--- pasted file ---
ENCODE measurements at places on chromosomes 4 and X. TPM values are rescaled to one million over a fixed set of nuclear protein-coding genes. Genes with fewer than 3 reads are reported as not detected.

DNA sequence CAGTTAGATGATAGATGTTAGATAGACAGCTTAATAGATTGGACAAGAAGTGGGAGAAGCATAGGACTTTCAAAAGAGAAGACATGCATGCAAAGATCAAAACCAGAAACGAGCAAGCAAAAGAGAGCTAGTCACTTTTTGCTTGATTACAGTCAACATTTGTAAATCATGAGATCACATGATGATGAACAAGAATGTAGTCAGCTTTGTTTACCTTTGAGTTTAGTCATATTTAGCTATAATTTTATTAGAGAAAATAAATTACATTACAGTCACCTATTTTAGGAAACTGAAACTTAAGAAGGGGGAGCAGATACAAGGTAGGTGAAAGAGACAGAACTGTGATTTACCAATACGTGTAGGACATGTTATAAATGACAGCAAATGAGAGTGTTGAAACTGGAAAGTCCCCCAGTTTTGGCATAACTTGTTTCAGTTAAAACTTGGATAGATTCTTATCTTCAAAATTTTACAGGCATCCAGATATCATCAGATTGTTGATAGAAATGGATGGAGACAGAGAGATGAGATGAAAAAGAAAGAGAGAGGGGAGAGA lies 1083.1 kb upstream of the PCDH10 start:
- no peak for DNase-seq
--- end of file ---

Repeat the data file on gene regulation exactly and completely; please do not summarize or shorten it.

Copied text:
ENCODE measurements at places on chromosomes 4 and X. TPM values are rescaled to one million over a fixed set of nuclear protein-coding genes. Genes with fewer than 3 reads are reported as not detected.

DNA sequence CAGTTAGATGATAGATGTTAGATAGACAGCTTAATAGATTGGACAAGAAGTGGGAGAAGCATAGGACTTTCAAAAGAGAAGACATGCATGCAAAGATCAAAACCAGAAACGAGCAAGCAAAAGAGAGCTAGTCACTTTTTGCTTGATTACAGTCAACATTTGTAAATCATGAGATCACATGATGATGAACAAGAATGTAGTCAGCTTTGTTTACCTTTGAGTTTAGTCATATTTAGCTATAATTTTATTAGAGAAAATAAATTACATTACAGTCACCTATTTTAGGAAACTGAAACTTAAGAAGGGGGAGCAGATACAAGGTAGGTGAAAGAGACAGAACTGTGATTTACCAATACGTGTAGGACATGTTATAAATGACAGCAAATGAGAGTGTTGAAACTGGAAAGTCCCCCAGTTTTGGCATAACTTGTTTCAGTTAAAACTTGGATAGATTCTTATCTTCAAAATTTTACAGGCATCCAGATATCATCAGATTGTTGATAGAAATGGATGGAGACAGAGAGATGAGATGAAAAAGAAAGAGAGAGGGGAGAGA lies 1083.1 kb upstream of the PCDH10 start:
- no peak for DNase-seq